Ginsan steel, also known as Silver 3 or G3 steel, is a type of stainless steel used in high-quality kitchen knives. It is appreciated for its ability to offer the traditional feel and sharpness of carbon steel while providing the corrosion resistance of stainless steel. Ginsan steel contains a moderate amount of carbon, chromium, and other alloying elements that ensure a good balance between edge retention and ease of sharpening. This steel is particularly favored for its fine grain structure, which allows for a very sharp edge, and its resistance to rust makes it a popular choice among professional chefs and home cooks who seek the performance of carbon steel without the maintenance challenges. Ginsan steel knives are known for their durability, ease of care, and excellent cutting performance, making them a preferred option for those looking for high-quality stainless steel cutlery.


      • Hitachi Special Steel, Japan

      Nature: Stainless

      Hardness: 60- 62

      << Slide for more >>

    • Construction: Sanmai - Stainless Clad

      Sanmai(Three-Piece) is a common construction for double bevel knives where two pieces of softer cladding steel are forgewelded to each side of a harder core steel. The harder but more brittle core steel will form the hard cutting edge after heat treating, and the softer cladding will support the core to increase the overall strength of the blade.

      The soft cladding enables the thinning process to be a lot easier than a honyaki or monosteel construction. And in the case where the cladding steel are stainless in nature, it can offer protection for the carbon or semi-stainless cores against rusting and discoluoring.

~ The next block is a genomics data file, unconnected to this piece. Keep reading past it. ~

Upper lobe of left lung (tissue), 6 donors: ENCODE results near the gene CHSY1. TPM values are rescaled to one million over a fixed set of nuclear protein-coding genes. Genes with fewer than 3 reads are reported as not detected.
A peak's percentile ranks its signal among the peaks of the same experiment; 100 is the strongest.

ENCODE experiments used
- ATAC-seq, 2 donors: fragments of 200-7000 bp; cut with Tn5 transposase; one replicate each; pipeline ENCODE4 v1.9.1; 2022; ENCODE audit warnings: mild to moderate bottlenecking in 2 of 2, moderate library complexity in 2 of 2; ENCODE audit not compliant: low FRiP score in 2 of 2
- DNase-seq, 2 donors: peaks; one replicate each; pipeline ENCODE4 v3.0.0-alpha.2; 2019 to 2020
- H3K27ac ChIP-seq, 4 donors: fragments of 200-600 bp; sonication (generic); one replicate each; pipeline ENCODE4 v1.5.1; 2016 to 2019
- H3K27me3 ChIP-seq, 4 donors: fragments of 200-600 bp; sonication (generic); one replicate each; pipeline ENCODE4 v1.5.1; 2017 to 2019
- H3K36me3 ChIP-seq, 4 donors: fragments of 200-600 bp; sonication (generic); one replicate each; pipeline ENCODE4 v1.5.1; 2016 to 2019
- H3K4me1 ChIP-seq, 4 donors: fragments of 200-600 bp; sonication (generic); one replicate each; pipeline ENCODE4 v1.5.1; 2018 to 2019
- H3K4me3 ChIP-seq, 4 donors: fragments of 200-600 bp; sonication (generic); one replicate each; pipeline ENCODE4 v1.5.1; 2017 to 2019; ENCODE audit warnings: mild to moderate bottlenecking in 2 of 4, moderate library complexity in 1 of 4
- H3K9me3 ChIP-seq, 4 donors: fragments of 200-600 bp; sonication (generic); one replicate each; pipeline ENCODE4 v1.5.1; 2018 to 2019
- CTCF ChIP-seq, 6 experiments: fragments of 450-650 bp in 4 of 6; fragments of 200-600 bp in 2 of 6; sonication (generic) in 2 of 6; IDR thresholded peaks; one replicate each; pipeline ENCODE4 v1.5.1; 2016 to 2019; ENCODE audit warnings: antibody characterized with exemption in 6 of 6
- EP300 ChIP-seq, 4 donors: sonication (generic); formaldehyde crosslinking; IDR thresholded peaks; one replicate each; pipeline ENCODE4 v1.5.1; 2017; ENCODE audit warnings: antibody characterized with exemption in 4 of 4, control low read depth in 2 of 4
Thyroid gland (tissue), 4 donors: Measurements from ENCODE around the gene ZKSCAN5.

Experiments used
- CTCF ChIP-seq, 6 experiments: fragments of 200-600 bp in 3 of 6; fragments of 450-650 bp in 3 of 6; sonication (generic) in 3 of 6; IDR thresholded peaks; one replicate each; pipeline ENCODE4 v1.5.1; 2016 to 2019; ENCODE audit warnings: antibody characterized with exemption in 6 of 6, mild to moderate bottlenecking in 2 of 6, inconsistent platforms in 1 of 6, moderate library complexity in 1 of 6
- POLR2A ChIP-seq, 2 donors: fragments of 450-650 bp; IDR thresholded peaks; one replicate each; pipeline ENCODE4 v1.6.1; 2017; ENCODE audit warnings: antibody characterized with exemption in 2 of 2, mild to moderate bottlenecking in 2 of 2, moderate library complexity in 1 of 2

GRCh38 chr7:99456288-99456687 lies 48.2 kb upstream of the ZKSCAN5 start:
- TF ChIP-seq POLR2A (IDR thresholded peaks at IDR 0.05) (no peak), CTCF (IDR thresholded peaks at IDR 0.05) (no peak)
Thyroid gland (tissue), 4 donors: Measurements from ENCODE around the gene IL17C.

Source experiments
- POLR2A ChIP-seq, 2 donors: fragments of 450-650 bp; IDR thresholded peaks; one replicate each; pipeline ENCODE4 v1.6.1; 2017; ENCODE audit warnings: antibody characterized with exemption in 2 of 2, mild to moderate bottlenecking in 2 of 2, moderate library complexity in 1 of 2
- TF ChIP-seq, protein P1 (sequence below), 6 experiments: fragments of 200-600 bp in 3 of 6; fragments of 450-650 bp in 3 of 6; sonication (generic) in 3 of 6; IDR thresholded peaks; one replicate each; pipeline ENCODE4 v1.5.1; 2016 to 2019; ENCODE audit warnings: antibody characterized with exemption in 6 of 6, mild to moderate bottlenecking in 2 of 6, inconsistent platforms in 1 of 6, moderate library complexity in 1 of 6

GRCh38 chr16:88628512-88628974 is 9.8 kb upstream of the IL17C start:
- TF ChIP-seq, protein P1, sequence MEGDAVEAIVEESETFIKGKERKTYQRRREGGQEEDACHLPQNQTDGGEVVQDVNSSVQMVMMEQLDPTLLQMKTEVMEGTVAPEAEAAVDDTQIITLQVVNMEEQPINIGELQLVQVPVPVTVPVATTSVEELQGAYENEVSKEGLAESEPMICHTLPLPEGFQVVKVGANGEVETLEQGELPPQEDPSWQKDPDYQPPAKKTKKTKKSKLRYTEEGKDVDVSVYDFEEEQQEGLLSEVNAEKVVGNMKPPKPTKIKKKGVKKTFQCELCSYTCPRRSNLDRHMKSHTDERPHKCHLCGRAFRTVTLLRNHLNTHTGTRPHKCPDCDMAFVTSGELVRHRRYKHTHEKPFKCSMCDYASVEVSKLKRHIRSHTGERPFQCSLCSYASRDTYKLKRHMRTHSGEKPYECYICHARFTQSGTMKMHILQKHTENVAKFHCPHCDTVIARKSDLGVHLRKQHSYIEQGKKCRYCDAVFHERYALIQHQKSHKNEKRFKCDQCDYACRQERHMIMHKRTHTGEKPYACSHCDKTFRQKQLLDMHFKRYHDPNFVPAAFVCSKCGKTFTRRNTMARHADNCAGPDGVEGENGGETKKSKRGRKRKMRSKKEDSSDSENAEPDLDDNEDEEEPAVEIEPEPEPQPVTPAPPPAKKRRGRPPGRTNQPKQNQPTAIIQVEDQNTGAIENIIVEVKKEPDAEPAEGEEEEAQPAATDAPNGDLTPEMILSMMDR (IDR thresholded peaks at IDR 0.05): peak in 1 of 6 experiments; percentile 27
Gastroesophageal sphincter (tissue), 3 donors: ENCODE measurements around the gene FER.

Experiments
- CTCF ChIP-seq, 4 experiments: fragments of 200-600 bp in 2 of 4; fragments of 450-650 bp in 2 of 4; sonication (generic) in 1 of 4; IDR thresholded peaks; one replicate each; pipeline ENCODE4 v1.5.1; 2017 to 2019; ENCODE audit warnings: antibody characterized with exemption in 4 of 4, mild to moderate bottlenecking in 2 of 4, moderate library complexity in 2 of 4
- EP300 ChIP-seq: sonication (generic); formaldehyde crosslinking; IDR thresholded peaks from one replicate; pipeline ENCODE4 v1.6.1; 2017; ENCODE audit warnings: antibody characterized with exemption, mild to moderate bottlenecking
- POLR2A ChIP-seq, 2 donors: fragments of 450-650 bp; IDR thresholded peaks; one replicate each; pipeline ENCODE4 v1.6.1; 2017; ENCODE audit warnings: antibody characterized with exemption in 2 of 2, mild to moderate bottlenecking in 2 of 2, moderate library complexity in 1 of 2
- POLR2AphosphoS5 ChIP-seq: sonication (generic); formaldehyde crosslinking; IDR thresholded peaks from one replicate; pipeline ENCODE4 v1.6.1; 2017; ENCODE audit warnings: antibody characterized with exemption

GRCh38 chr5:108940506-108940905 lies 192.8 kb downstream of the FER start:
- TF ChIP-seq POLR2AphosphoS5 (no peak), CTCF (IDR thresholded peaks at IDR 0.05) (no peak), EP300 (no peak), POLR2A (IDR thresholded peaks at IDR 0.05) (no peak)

<< Slide for more >>

    • Finish: Migaki

      "Migaki" means "polished" or "shined" in Japanese, The term "Migaki finish" in the context of Japanese kitchen knives indeed does not exclusively refer to a mirror polish but encompasses a broader range of polished finishes that can vary from semi-gloss to a more refined, subtle sheen, rather than a highly reflective surface. The primary goal of a Migaki finish is to enhance the knife's functionality and aesthetic appeal, focusing on a smooth finish that improves resistance to corrosion and minimizes drag during cutting, rather than achieving a purely mirror-like appearance.

      << Slide for more >>

    • Handle Specs

      Profile: Octagonal WA


      • Ebony

      This handle, crafted from a single piece of ebony, exemplifies minimalist elegance and functional design. Its unique octagonal shape, featuring a subtle taper, offers a comfortable grip and a visually appealing geometric profile. The ebony wood, known for its deep, rich color and durability, has been meticulously milled from a single block, ensuring a seamless construction that highlights the wood's natural beauty and grain. The handle's surface has been highly polished, achieving a glossy finish that not only enhances the ebony's luxurious dark hue but also provides a smooth, tactile experience for the user. This design choice reflects a minimalist approach, focusing on simplicity, quality, and usability. The combination of the octagonal shape with the taper adds a modern twist to the classic material, making it a standout piece that blends traditional craftsmanship with contemporary aesthetics.

      << Slide for more

    Myojin Riki

    Tetsujin Ginsan Migaki K-tip Gyuto 210mm Ebony Handle

    The Tetsujin Ginsan shares the same quality of all the other Tetsujin lines: excellent cutting performance with a sturdy in hand feel yet glides through ingridents effortlessly. In case you are not familar with the Tetsujin brand, it is a collaboration between two friends and colleagues: Toru Tamura and Naohito Myojin of Myojin Riki. Blacksmith: Toru Tamura (田村 徹)Sharpener: Naohito Myojin (明神 直人)